China has welcomed Manila’s intention to reboot dialogues and negotiations with Beijing over their territorial dispute in the West Philippine Sea/South China Sea. That is if the Philippines truly intends to do so, according to Chinese Foreign Minister Wang Yi.
Speaking during a recent press briefing with Canadian Foreign Minister Stéphane Dion after the first annual meeting between Chinese and Canadian Foreign Ministers, Foreign Minister Wang said China’s door of dialogue and negotiation with the Philippines is always open since this is the proper way to settle disputes and is conducive to breaking the deadlock in bilateral relations in recent years.
He said this is also beneficial to the joint implementation of the Declaration on the Conduct of the Parties in the South China Sea (DOC) between China and the member nations of the Association of Southeast Asian Nations as well as safeguarding peace and stability in the region.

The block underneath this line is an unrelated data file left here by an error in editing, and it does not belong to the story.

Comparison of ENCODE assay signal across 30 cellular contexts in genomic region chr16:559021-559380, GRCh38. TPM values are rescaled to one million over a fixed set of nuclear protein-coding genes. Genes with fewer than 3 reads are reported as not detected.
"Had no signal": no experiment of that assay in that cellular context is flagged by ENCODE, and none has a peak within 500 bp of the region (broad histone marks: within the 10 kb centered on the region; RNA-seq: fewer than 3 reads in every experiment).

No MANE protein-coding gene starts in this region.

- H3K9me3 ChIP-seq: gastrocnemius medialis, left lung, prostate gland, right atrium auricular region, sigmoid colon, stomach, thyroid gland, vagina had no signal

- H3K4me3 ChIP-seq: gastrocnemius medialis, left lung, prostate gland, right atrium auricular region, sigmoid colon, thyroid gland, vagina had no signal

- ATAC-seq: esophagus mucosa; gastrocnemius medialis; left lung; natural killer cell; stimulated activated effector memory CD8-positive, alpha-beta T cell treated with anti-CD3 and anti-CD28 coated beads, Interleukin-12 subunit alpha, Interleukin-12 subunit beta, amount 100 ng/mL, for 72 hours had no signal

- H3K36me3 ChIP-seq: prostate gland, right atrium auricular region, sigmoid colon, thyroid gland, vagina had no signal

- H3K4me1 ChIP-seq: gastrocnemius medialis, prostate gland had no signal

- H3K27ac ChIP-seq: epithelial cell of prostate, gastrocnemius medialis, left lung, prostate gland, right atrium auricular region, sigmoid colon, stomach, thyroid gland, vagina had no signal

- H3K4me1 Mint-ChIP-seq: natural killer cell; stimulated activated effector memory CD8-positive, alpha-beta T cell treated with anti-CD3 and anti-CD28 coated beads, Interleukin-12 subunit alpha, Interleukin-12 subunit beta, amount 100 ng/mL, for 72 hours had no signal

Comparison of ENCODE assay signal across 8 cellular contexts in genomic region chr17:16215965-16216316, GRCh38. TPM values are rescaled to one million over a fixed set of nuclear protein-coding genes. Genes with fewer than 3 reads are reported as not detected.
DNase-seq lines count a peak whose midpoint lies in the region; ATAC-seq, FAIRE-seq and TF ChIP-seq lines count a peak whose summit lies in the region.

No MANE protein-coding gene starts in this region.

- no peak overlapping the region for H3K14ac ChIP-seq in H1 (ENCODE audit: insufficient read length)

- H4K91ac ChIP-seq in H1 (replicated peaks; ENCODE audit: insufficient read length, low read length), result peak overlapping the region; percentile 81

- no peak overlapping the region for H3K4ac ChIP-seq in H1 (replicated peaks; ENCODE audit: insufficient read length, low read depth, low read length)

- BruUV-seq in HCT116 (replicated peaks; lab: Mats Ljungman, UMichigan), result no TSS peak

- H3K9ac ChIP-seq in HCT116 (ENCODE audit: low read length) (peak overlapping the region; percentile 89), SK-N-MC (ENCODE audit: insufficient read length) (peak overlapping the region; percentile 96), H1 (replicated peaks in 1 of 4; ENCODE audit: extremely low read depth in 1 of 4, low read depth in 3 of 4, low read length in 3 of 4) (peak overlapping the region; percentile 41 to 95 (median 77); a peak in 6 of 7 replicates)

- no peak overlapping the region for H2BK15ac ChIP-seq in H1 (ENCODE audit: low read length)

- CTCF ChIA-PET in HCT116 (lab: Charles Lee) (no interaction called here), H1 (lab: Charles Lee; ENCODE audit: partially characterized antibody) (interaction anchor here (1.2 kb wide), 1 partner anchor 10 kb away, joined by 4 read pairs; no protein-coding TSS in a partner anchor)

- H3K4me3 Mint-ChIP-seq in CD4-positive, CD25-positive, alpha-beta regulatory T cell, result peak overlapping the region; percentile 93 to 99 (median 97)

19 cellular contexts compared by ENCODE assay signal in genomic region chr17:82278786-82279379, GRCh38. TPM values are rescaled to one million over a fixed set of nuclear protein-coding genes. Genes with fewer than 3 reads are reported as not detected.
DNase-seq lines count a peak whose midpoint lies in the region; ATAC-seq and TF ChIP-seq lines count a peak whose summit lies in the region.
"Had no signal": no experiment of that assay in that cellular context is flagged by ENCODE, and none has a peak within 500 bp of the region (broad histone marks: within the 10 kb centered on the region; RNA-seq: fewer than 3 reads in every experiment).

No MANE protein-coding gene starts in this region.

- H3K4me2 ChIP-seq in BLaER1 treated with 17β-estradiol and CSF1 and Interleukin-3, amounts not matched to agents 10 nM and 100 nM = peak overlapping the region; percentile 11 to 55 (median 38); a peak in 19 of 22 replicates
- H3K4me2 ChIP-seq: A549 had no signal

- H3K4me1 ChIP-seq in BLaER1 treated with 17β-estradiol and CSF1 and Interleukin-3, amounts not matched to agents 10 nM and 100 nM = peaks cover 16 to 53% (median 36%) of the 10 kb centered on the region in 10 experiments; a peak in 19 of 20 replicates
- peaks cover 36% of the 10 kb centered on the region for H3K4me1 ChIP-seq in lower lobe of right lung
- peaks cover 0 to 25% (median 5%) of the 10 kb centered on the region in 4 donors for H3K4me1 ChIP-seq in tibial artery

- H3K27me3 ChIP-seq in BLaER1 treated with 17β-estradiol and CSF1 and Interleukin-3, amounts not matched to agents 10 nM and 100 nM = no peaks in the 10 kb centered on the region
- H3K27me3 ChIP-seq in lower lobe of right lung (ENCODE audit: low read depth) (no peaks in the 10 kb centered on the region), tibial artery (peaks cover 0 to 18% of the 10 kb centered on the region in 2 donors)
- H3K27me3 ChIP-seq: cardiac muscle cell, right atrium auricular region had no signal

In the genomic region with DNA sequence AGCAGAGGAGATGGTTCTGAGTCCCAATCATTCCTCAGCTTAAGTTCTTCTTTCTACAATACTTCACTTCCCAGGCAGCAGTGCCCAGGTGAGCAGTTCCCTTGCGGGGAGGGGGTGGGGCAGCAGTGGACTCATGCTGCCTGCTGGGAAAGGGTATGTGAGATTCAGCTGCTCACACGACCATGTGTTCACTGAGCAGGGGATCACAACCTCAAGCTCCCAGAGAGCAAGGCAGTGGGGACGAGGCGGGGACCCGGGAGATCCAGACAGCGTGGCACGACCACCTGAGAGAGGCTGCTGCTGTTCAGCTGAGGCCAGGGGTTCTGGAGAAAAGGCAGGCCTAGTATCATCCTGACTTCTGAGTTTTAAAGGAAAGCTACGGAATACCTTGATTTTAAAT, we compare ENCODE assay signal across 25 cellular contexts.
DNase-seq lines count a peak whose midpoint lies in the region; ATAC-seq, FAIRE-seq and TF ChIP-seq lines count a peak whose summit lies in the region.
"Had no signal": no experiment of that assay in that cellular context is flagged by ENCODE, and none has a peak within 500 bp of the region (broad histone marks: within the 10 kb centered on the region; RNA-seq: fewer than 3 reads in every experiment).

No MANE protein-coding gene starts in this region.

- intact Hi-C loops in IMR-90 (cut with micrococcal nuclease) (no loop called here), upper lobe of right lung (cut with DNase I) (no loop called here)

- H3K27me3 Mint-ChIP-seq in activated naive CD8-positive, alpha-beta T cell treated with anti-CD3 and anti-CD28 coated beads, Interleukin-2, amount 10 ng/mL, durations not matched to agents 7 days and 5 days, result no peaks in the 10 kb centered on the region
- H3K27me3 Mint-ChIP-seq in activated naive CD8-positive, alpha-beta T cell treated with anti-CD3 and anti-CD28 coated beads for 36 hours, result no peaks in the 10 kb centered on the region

“China is glad to see a new Philippine government that makes wise choices on this regard,” said Wang during the press briefing part of the transcript posted in the official website of the Chinese Embassy in Manila on Monday.
The Chinese official was reacting to recent reports that President-elect Rodrigo Duterte expressed his willingness to pursue independent foreign policies and make own decisions regarding the direction of China-Philippines relations. At the same time, incoming Foreign Affairs Secretary Perfecto Yasay expressed his intention to return to the track of dialogue and negotiation with respect to the South China Sea issue.
Foreign Minister Wang also pointed out that some countries are strengthening military alliance in the Asia-Pacific region and pressuring maritime disputes by sending fleets and jets because of the territorial disputes.
Instead of pursuing outdated Cold War mentality such as drawing lines for allies or showing off military power, Wang said these disputes and issues left by the history in the Asia-Pacific region should be peacefully resolved through direct dialogues and negotiations by parties concerned. (ROY MABASA)